The Need for Modernized Operational Snow Models: A Tale of Two Years

Thursday, 18 December 2014: 9:00 AM
Adam H Winstral, USDA-ARS, Boise, ID, United States and Danny G Marks, USDA Agriculture Research Serv, Boise, ID, United States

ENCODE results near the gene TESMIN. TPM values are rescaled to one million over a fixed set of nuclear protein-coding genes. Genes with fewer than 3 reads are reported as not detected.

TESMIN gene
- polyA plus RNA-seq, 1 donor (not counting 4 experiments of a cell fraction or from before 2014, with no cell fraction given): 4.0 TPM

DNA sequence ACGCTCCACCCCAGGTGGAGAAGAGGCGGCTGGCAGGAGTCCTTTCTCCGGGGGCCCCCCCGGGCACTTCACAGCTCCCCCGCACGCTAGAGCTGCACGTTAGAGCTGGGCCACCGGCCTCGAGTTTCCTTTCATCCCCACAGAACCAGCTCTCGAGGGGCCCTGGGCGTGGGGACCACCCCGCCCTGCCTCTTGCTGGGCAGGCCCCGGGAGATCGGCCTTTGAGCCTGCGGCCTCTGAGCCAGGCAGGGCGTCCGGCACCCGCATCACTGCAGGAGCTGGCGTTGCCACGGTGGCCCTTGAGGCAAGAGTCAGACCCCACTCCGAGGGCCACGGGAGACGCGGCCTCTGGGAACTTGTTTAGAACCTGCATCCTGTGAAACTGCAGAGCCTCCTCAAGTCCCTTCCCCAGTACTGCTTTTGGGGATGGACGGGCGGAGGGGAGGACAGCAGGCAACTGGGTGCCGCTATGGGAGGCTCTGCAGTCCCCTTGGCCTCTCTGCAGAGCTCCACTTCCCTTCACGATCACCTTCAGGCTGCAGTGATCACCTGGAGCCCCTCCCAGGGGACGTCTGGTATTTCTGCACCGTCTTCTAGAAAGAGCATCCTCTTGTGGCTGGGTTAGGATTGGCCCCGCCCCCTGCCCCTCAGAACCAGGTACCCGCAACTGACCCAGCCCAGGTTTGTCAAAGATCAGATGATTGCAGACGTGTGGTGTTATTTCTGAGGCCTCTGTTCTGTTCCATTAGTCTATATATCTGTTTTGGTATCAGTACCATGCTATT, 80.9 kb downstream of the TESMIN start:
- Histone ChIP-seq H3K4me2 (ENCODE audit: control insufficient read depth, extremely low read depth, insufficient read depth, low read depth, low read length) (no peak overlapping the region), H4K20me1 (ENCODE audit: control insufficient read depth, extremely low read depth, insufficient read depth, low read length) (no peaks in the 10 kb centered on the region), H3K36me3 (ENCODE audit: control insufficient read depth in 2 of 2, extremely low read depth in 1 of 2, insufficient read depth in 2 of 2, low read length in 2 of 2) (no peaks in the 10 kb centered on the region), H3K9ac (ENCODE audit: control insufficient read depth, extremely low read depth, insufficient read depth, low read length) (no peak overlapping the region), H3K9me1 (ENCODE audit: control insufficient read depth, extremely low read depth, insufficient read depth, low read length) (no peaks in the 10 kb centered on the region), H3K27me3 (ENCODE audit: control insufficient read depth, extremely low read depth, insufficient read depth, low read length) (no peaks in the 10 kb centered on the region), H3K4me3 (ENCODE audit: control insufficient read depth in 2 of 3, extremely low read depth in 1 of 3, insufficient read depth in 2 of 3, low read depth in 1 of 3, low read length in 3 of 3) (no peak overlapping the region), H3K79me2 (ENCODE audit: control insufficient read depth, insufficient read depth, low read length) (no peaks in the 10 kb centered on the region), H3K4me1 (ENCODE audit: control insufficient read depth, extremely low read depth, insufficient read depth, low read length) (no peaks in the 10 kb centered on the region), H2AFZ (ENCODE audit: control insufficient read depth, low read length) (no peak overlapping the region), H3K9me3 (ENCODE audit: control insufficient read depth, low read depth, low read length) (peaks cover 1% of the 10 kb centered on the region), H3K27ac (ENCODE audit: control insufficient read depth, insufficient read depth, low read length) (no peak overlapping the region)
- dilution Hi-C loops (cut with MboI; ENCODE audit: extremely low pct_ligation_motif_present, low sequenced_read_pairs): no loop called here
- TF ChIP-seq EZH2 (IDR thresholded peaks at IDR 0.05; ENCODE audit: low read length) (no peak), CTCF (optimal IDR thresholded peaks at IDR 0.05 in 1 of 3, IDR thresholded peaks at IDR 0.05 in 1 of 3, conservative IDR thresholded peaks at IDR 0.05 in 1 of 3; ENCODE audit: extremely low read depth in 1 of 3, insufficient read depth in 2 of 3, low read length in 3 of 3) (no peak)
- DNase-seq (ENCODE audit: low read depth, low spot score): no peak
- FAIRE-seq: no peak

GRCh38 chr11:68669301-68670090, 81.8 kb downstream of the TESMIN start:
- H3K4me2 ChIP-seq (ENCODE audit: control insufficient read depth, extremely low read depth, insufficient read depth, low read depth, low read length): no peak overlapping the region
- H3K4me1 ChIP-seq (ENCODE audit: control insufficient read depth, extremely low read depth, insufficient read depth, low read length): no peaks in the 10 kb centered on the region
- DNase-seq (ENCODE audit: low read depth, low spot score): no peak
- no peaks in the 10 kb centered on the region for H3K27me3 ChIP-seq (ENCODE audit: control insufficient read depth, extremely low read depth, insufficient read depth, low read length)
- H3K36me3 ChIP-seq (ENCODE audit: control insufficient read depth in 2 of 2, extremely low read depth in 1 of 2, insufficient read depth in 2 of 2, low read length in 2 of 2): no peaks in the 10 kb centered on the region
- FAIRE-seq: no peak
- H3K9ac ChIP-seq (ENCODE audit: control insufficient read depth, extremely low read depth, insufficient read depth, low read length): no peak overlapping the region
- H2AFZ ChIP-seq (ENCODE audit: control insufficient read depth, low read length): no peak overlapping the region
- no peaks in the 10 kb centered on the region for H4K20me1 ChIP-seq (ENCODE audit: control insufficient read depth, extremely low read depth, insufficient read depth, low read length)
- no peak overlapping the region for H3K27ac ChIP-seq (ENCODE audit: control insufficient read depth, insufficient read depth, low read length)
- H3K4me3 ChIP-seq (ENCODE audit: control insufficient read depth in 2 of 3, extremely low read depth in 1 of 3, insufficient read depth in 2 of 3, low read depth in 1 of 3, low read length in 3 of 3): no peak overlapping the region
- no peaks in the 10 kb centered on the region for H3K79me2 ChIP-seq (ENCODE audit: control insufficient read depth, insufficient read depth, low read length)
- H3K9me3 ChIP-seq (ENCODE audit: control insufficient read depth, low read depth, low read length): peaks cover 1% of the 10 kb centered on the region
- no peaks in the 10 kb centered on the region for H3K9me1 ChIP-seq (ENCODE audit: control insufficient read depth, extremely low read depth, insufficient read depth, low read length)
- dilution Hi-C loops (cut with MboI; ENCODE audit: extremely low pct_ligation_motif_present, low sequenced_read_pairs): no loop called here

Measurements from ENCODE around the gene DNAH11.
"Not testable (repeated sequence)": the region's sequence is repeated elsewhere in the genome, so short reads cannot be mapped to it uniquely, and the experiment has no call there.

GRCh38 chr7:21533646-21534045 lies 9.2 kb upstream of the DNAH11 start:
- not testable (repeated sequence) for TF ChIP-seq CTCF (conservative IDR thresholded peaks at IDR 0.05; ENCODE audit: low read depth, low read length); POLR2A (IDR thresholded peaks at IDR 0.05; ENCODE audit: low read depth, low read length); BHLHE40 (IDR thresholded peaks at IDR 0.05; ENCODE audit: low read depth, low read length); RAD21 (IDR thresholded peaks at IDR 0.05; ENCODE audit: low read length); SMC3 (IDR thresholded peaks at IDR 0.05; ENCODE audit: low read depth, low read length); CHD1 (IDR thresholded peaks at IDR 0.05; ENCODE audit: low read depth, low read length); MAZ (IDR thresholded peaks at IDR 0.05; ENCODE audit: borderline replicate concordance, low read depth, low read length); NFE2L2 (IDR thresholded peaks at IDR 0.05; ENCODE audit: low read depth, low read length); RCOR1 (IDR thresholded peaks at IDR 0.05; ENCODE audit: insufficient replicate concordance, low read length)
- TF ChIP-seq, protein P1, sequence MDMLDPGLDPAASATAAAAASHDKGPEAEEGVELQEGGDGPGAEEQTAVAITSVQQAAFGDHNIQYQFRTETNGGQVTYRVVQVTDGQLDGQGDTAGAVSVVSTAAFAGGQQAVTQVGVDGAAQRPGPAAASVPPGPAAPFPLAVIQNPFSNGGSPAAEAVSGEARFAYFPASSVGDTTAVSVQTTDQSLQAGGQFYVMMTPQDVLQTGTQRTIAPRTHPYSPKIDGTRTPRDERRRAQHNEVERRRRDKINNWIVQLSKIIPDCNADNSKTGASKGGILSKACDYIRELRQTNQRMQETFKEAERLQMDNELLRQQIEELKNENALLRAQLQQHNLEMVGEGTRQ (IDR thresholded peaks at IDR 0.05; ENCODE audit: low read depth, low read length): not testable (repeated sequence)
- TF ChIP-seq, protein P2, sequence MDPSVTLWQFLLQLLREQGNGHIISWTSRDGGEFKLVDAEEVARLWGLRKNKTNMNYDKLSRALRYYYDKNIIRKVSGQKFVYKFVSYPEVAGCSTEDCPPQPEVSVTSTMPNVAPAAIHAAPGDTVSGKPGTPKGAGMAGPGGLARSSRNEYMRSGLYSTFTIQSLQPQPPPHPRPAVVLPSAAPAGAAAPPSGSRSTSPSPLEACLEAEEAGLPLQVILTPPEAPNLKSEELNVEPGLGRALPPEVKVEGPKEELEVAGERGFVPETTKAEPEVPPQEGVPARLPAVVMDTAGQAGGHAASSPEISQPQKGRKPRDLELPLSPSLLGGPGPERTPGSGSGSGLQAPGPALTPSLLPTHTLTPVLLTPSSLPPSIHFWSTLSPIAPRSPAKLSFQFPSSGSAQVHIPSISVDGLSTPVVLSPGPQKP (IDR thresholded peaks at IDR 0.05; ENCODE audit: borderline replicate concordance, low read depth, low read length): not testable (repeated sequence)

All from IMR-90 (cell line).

The Boise River Basin in southwest Idaho, USA contains three major reservoirs totaling nearly 1,000,000 acre-feet of storage capacity. The primary goals for water managers are water supply and flood protection. In terms of observed SWE at monitoring sites throughout the basin, water years 2012 and 2014 were similar and near normal. In WY 2014 inflows into the BRB reservoir system followed historic patterns and reservoir releases were ideally controlled for management goals. WY2012 however was warmer than average and the winter snowpack had uncharacteristically high melt susceptibility. Subsequent energy fluxes produced late winter inflows much higher than normally encountered. The uncharacteristic flow patterns and inability of traditional operational modeling tools to handle this situation challenged water managers. Through late March and early April 2012 near flood stage flows were pushed through the city of Boise in order to increase storage and prevent more catastrophic flooding. While in this case a greater catastrophe was narrowly averted, the shortcomings of the traditional modeling approaches taken by operational agencies were exposed. “Uncharacteristic” events such as these are becoming more and more frequent as the effects of climate change are realized. The need for modernized methods – ones based on the physical controlling processes rather than historic patterns – is imperative. This presentation outlines the latest developments in the application of a physically-based, high-resolution spatial snow model to aid operational water management decisions.